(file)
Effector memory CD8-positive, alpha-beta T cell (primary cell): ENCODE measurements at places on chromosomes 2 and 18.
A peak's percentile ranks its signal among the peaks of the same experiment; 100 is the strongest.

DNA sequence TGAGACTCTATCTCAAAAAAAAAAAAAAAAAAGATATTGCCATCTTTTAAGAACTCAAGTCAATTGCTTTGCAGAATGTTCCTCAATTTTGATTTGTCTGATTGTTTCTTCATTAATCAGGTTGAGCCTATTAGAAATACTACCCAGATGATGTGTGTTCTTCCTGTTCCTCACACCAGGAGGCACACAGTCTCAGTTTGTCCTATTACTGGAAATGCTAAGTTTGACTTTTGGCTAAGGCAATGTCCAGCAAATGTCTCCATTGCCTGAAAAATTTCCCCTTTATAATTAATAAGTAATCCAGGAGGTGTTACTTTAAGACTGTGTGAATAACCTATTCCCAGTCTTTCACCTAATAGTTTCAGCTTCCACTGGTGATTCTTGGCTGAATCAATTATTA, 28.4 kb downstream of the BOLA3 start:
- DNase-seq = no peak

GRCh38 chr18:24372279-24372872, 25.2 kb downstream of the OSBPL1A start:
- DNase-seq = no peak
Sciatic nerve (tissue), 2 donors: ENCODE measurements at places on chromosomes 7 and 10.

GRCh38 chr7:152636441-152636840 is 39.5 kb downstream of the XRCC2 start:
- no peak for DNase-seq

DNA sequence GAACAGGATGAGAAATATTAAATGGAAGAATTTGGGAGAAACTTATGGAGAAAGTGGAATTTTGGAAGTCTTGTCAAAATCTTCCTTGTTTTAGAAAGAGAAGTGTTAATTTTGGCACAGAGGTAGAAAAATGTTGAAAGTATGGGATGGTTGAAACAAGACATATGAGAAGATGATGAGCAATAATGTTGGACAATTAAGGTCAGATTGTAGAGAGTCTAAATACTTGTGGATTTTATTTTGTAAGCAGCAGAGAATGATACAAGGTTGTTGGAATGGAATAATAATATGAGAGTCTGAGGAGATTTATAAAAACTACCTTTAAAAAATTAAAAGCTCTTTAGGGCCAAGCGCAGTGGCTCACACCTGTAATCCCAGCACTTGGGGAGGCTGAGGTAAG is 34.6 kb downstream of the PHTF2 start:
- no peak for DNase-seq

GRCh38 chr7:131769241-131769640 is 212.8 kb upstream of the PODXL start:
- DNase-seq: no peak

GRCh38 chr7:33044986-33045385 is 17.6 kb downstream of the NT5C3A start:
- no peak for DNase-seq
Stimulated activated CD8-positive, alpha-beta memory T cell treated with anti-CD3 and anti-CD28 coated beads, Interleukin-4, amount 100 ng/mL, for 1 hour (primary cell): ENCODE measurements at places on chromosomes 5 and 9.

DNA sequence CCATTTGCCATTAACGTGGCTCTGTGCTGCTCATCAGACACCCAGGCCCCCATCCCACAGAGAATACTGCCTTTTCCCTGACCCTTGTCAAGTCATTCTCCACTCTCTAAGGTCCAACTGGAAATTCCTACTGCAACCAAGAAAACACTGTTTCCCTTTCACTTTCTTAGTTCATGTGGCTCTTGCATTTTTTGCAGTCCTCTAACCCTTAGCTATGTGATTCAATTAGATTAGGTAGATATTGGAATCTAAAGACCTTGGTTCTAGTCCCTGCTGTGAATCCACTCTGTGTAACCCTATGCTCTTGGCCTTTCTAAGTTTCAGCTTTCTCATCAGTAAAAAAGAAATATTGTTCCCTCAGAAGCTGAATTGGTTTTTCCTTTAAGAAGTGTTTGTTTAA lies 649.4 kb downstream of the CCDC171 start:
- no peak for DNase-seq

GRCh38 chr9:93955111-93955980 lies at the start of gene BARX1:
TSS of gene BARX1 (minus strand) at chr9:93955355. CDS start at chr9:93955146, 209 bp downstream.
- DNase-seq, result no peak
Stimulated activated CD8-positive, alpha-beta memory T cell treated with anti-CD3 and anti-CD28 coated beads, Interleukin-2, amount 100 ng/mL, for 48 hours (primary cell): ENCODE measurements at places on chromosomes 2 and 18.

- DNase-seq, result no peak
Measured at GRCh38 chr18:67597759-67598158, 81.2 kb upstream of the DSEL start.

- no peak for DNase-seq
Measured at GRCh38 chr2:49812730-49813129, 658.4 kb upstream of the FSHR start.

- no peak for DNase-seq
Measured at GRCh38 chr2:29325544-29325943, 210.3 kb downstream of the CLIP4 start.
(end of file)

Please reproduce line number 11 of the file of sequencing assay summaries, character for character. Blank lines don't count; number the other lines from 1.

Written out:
- no peak for DNase-seq